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Thread: Claiming procedure for injuries on duty

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    Claiming procedure for injuries on duty

    When dealing with clients, there still seems to be a lot of uncertainty relating to the correct reporting and recording procedures of work related injuries. The Compensation for Occupational Injuries and Diseases Act, Act 130 of 1993, is the governing Act that deals with occupational injuries and diseases. The aim of the COIDA is to provide for Compensation in the case of disablement caused by occupational injuries or diseases, sustained or contracted by employees in the course of their employment, or death resulting from such injuries or disease; and to provide for matters connected therewith. The COIDA basically prevents employees covered by the Act from suing their employers for damages in terms of common law.

    Anyone who employs one or more workers must register with the Compensation Fund and pay annual assessment fees. Claims for employees employed in the mining and building industries must be referred to the relevant mutual associations. Claims by employees working for individually liable employers (the state, parliament, the provincial authorities and local authorities which have been exempted from making payments to the compensation fund) must be referred to the employer. The following steps should be followed when reporting to and claiming from the Compensation Fund.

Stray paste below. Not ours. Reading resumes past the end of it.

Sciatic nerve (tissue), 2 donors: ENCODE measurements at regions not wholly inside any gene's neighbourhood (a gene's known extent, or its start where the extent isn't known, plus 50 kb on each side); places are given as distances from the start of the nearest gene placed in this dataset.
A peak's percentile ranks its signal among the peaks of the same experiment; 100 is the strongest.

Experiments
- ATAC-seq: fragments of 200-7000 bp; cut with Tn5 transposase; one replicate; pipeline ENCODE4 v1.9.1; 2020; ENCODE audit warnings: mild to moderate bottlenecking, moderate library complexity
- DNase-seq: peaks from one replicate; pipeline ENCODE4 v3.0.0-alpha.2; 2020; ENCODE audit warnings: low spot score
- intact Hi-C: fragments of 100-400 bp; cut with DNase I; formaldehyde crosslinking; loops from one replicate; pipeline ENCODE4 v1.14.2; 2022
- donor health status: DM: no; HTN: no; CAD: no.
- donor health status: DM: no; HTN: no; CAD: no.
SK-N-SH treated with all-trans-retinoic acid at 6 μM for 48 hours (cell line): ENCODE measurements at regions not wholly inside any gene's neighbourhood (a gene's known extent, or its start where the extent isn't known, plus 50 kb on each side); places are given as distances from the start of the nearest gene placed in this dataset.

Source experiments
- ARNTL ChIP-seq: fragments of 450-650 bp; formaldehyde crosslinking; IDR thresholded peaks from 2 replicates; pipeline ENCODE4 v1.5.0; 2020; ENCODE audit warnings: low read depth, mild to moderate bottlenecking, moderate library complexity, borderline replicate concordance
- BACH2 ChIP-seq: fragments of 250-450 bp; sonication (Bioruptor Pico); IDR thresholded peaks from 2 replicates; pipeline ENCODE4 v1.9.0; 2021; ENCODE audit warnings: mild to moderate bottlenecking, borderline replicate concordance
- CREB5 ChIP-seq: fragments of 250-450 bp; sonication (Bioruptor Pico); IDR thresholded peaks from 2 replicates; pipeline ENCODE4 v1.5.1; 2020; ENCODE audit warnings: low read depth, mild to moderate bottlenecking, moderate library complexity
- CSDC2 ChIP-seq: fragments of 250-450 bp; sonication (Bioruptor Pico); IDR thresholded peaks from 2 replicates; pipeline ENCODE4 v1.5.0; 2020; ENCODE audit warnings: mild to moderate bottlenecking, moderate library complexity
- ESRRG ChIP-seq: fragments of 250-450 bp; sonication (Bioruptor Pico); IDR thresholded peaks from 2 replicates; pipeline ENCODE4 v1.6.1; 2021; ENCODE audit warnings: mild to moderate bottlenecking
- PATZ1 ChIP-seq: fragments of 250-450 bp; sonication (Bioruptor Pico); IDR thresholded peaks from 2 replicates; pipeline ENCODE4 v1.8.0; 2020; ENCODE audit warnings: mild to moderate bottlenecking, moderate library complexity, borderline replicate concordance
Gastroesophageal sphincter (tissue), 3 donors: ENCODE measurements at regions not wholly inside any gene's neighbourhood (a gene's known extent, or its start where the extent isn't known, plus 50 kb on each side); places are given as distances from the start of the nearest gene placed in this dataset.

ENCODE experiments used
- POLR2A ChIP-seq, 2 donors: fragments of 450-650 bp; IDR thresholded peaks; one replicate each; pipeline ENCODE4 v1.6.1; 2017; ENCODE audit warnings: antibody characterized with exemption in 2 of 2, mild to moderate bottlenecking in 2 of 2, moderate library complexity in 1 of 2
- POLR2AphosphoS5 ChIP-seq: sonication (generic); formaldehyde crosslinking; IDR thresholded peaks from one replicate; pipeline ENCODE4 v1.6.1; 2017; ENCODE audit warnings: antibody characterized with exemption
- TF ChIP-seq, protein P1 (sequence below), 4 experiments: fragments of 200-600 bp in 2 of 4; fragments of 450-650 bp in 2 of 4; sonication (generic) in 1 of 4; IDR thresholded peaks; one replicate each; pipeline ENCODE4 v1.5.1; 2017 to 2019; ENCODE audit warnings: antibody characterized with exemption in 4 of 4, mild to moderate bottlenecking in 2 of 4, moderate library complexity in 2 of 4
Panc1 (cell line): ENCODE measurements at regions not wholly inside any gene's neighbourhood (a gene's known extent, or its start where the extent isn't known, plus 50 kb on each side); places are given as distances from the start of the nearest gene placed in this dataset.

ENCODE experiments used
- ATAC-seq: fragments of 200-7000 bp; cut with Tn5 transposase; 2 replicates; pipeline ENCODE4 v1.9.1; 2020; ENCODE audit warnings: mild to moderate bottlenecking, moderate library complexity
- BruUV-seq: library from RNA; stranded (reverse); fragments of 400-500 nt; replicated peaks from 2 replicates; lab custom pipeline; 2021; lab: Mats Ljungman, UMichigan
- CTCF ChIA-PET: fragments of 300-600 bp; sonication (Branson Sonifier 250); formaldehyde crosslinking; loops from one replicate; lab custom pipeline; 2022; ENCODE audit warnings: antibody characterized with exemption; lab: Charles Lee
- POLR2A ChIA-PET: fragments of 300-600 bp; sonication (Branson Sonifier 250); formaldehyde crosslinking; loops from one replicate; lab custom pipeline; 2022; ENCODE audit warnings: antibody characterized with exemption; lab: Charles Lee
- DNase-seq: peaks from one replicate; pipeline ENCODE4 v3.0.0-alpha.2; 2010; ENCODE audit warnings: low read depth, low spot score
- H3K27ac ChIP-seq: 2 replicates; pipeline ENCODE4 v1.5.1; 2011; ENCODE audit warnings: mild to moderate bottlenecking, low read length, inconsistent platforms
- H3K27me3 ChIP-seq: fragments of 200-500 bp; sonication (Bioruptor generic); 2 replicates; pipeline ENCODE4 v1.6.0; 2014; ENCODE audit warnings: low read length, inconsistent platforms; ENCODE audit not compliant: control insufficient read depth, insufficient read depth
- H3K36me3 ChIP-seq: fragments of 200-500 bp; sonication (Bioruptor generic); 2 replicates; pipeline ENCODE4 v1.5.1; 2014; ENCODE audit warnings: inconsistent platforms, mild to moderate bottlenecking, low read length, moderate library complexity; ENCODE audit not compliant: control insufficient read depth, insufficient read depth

Step 1:

    An accident must be reported when an employee meets with an accident arising out of and in the course of employment resulting in a personal injury for which medical treatment is required.

    Written or verbal notice of an injury at work is to be given to the employer before the completion of the shift. Good practice on the side of the employer will be to make a list of all witnesses of the accident for the investigation of the incident. The official form that needs to be completed is W.Cl 2 - Notice of Accident and Claim for Compensation. This form should be completed whenever an employee meets with an accident out of or in course of employment that leads to personal injury or where medical treatment is required or in the case of death. It is the employer’s duty to submit the W.Cl 2 within a period of 7 days to the Compensation Commissioner.

    Guidelines relating to the completion of the form:

    a) Firstly, complete Part A, page 1 of the form by providing the full details, sign and date from where indicated.